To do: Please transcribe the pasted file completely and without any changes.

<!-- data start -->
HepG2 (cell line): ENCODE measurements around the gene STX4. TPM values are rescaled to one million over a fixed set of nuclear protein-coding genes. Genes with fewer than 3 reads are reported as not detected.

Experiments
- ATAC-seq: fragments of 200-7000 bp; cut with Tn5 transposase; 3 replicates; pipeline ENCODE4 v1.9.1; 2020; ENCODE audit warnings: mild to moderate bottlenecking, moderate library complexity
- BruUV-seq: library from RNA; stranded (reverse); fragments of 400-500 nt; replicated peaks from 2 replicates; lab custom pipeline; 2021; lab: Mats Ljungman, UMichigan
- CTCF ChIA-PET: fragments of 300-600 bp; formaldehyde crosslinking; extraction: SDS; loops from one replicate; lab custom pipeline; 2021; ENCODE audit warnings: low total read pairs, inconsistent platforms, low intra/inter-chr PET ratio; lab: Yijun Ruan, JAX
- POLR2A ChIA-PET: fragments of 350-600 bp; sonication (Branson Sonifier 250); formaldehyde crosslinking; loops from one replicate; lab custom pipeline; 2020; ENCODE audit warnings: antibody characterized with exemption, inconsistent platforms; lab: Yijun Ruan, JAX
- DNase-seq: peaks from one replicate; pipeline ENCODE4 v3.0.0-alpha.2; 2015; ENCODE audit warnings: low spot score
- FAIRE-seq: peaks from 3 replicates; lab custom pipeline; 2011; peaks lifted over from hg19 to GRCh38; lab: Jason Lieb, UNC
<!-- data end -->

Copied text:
HepG2 (cell line): ENCODE measurements around the gene STX4. TPM values are rescaled to one million over a fixed set of nuclear protein-coding genes. Genes with fewer than 3 reads are reported as not detected.

Experiments
- ATAC-seq: fragments of 200-7000 bp; cut with Tn5 transposase; 3 replicates; pipeline ENCODE4 v1.9.1; 2020; ENCODE audit warnings: mild to moderate bottlenecking, moderate library complexity
- BruUV-seq: library from RNA; stranded (reverse); fragments of 400-500 nt; replicated peaks from 2 replicates; lab custom pipeline; 2021; lab: Mats Ljungman, UMichigan
- CTCF ChIA-PET: fragments of 300-600 bp; formaldehyde crosslinking; extraction: SDS; loops from one replicate; lab custom pipeline; 2021; ENCODE audit warnings: low total read pairs, inconsistent platforms, low intra/inter-chr PET ratio; lab: Yijun Ruan, JAX
- POLR2A ChIA-PET: fragments of 350-600 bp; sonication (Branson Sonifier 250); formaldehyde crosslinking; loops from one replicate; lab custom pipeline; 2020; ENCODE audit warnings: antibody characterized with exemption, inconsistent platforms; lab: Yijun Ruan, JAX
- DNase-seq: peaks from one replicate; pipeline ENCODE4 v3.0.0-alpha.2; 2015; ENCODE audit warnings: low spot score
- FAIRE-seq: peaks from 3 replicates; lab custom pipeline; 2011; peaks lifted over from hg19 to GRCh38; lab: Jason Lieb, UNC